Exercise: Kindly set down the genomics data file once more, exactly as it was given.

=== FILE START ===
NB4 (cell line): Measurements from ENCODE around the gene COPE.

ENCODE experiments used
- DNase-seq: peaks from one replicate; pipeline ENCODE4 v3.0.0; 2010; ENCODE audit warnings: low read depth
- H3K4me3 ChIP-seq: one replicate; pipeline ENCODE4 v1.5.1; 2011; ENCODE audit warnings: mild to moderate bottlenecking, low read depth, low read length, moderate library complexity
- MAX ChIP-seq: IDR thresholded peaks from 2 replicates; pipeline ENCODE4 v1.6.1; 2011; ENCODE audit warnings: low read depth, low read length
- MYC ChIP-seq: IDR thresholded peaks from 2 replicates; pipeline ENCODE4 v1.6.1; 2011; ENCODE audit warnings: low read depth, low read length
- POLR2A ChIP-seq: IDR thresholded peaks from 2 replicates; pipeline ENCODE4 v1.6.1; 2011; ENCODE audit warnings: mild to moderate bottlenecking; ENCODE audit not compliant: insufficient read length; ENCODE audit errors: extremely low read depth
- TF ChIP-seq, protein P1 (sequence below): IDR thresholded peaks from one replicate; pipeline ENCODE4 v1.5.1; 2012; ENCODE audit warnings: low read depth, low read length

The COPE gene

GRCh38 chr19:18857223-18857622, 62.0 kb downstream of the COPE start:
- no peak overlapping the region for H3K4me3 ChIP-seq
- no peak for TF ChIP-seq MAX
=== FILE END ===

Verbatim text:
NB4 (cell line): Measurements from ENCODE around the gene COPE.

ENCODE experiments used
- DNase-seq: peaks from one replicate; pipeline ENCODE4 v3.0.0; 2010; ENCODE audit warnings: low read depth
- H3K4me3 ChIP-seq: one replicate; pipeline ENCODE4 v1.5.1; 2011; ENCODE audit warnings: mild to moderate bottlenecking, low read depth, low read length, moderate library complexity
- MAX ChIP-seq: IDR thresholded peaks from 2 replicates; pipeline ENCODE4 v1.6.1; 2011; ENCODE audit warnings: low read depth, low read length
- MYC ChIP-seq: IDR thresholded peaks from 2 replicates; pipeline ENCODE4 v1.6.1; 2011; ENCODE audit warnings: low read depth, low read length
- POLR2A ChIP-seq: IDR thresholded peaks from 2 replicates; pipeline ENCODE4 v1.6.1; 2011; ENCODE audit warnings: mild to moderate bottlenecking; ENCODE audit not compliant: insufficient read length; ENCODE audit errors: extremely low read depth
- TF ChIP-seq, protein P1 (sequence below): IDR thresholded peaks from one replicate; pipeline ENCODE4 v1.5.1; 2012; ENCODE audit warnings: low read depth, low read length

The COPE gene

GRCh38 chr19:18857223-18857622, 62.0 kb downstream of the COPE start:
- no peak overlapping the region for H3K4me3 ChIP-seq
- no peak for TF ChIP-seq MAX